The way we listen to music has changed a lot in the last decade. And I, probably like many of you, have been absorbing music mostly though Spotify or YouTube. And I realized how much I miss listening to music. And I mean really listening. Through changes in technology, music has become something of a convenience, or an accompaniment to something else, rather than an event in itself.
Because it’s so accessible, music feels now like something disposable. Or worse yet, something that we watch, rather than hear, in the form of YouTube (or tiktok/Instagram) videos. A mentor shared a wisdom with me when I was young: “people listen with their eyes, kid.” And those words are no truer than today. Music has been demoted… a mere side dish in a gluttonous sensory banquet.
How many of us can remember the last time we sat down, without scrolling away on our cellphones, and just listened to a song—or, God forbid, a whole album?
For me, it was a few days ago. For my birthday, my girlfriend bought me a record player; probably because of me rabbiting on about the above complaints until she could take no more. (This squeaky wheel is officially oiled.) But before that, I’m ashamed to say, it’s been too long.
And I think like me, a whole new generation is “re”discovering vinyl because the conveniences of the digital age are just not scratching that itch. This trend first struck me a few years back while touring with my band in Tel Aviv, when we walked into a record store that seemed right out of the 1980s. No CDs, just two floors of vinyl. And all brand new pressings.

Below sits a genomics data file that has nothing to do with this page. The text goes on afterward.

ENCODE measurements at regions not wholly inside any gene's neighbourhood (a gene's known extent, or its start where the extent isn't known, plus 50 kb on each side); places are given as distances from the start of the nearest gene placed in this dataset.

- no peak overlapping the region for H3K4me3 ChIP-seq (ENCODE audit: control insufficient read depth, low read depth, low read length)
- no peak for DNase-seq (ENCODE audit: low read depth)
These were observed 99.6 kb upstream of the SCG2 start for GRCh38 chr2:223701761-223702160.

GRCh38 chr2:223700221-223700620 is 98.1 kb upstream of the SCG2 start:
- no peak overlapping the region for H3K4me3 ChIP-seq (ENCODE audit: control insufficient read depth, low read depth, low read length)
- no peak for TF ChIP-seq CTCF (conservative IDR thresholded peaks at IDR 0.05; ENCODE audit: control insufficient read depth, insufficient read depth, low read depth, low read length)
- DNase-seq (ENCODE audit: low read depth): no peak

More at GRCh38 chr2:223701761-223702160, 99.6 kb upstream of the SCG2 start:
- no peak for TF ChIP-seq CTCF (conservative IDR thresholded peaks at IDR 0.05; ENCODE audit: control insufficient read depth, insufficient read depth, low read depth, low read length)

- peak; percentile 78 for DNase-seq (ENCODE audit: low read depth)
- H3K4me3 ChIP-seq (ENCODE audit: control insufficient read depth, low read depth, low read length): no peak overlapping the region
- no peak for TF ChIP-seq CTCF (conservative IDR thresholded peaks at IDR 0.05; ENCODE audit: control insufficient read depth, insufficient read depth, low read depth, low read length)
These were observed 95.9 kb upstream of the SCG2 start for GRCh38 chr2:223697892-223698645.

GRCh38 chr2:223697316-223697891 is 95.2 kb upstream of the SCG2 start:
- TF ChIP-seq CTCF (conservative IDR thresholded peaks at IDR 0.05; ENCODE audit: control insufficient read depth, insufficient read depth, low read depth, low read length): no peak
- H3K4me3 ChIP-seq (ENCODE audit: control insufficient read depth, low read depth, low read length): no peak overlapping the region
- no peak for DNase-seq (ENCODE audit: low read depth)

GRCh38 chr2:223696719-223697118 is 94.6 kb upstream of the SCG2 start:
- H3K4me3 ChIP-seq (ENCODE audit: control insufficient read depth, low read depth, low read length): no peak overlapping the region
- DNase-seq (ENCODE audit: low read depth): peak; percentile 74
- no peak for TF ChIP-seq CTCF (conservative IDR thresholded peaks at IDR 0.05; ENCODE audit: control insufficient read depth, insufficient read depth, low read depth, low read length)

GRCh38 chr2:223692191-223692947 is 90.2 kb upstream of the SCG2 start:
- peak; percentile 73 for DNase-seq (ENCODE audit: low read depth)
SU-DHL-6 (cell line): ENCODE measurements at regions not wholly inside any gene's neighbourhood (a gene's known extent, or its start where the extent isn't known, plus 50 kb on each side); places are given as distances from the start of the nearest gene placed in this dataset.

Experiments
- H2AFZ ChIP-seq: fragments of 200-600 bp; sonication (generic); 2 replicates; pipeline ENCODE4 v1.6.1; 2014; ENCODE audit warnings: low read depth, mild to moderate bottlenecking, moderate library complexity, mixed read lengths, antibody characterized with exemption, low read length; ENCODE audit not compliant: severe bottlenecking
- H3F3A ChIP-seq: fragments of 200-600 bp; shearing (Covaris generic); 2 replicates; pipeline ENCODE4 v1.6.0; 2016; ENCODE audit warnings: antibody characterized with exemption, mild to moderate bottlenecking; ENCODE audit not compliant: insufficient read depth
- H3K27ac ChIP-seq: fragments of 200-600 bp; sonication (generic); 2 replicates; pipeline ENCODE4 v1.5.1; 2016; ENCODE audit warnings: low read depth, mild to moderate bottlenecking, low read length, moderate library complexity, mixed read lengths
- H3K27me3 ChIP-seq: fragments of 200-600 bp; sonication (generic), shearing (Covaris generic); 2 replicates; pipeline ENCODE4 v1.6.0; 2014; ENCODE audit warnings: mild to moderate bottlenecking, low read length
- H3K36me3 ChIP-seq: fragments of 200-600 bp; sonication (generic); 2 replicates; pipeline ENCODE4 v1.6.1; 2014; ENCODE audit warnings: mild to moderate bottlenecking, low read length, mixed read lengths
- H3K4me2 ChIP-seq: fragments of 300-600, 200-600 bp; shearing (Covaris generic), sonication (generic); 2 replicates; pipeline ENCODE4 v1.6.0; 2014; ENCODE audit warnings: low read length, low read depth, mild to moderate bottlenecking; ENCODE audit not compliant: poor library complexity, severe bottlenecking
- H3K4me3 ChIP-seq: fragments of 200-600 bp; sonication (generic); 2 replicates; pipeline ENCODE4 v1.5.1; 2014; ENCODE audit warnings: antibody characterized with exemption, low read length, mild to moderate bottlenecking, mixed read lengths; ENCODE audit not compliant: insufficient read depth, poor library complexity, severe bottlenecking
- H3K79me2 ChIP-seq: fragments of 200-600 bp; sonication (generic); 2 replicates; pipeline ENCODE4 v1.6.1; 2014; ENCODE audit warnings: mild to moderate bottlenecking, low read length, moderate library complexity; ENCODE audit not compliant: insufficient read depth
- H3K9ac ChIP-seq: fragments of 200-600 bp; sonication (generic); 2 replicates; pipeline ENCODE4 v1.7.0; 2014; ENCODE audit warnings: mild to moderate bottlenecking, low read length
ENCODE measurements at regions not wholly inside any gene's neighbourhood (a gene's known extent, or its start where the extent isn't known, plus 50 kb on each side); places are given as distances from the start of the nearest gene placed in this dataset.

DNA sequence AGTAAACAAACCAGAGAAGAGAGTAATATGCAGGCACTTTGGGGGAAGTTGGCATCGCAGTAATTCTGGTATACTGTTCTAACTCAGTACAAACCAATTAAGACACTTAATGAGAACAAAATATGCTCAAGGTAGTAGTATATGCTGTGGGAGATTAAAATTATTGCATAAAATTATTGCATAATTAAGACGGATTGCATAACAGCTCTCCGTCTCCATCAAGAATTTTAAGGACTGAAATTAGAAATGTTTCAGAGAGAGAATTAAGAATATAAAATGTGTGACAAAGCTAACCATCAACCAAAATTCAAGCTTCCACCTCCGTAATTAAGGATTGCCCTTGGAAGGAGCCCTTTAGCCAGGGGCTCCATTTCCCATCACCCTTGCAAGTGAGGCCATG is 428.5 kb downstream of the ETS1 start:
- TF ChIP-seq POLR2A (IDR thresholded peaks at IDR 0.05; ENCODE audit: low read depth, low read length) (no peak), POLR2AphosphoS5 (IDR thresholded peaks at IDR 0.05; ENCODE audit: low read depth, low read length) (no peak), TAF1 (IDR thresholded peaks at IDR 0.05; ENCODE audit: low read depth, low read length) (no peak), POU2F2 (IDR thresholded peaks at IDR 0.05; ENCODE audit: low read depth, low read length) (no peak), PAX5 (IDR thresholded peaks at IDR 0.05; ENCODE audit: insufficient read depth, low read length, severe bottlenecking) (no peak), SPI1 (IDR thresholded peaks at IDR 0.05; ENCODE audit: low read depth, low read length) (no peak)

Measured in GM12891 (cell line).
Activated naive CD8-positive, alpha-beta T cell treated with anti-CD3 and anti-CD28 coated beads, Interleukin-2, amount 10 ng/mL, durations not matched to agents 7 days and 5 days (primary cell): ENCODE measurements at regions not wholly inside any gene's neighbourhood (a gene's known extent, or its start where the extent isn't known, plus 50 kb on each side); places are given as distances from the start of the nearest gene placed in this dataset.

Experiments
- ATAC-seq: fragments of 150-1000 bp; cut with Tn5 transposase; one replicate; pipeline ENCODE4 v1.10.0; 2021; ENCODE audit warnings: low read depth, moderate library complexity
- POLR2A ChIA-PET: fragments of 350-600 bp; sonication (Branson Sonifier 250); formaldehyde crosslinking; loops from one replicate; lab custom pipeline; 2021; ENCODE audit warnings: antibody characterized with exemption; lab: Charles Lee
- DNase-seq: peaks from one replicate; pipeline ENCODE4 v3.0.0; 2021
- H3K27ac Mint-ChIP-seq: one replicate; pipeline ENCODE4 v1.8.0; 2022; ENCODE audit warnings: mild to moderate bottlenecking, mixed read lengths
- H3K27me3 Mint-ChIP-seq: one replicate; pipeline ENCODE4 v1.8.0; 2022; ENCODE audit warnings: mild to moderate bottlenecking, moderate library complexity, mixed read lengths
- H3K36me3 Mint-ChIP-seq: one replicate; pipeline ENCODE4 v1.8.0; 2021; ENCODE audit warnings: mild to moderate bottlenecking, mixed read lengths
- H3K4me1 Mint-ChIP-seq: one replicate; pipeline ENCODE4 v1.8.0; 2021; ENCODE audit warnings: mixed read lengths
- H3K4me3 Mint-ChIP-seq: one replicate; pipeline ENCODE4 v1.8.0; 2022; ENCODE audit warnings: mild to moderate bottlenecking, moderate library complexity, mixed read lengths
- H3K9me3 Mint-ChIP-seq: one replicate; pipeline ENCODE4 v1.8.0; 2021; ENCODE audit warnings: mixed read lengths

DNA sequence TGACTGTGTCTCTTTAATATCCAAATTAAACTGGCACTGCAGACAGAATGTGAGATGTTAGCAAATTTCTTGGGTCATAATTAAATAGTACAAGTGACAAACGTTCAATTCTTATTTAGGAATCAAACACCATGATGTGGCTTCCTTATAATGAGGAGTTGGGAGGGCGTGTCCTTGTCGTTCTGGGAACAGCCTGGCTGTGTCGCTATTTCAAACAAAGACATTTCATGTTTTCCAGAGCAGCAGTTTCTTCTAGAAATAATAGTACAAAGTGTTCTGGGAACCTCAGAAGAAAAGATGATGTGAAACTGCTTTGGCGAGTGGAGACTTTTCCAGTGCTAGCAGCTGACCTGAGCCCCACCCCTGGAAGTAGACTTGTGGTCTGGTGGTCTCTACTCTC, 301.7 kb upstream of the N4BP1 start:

It’s possible some of our older readers are rolling their eyes at this point and thinking, “why go back to all that? Digital music is so much more convenient!” And they’re right, at least in part. But convenience isn’t always a positive. Aside from the sonic differences (audiophiles will endlessly proclaim the warmth of vinyl) there are other advantages to records.
Broadly speaking, I think we never really value what comes easy. It is so much more satisfying to hunt through old records than to be fed some Spotify playlist algorithm.
Here are some other added benefits:
-Every 15 mins you have to get up to change sides, so there’s an added cardio bonus.
-You can now look down upon anyone who doesn’t listen to music on vinyl. Next time someone says to you, “I love insert artist here”… you can say, “hmmph , you just have to hear them on vinyl. That was the way their music was supposed to be heard.” (When you buy a new record player, it comes with a six-month warranty and a license to be a conceited ass.)
Today I went to a second hand record store and trawled through rows of old albums. I whittled my pile down to a more affordable handful of gems, carried them home (damn, I forgot how heavy vinyl is!), poured a glass of wine, sat down on the couch and, just listened. And here’s what I learned today:
-Many records were never released digitally, so you can find some rare old albums.
-It was okay in the ’70s to have a completely unrelated hot chick on your record cover. (Bonus points if she’s pictured with some sort of food or whipped cream.)
-Herb Alpert was an extremely good looking dude. Damn! (He does not look like his music sounds, if you know what I mean.)
-a record left uncovered on your turntable doubles as a barometer of your apartment’s dust level.
-If you have rare old records at home, you could be sitting on a goldmine. Some of these records are selling for over $100 second hand!
Yes, I know it’s a commitment. Yes, I know it takes up a lot of room. Yes, I know it will be a hassle when I one day I’ll have to move all these heavy boxes to a new apartment. But so begins a new love affair with vinyl. From now on, I want my music collection to give me back trouble.
Reedman extraordinaire Adrian Cunningham is the leader of Professor Cunningham and his Old School Jazz Band, based in New York City. Adrian Cunningham was voted in a 2017 Hot House Jazz Magazine readers’ poll the Best Alto Sax Player in New York. His most recent album is Duologue, issued on the Arbors Jazz label. Visit him on the world wide web: www.adriancunningham.com.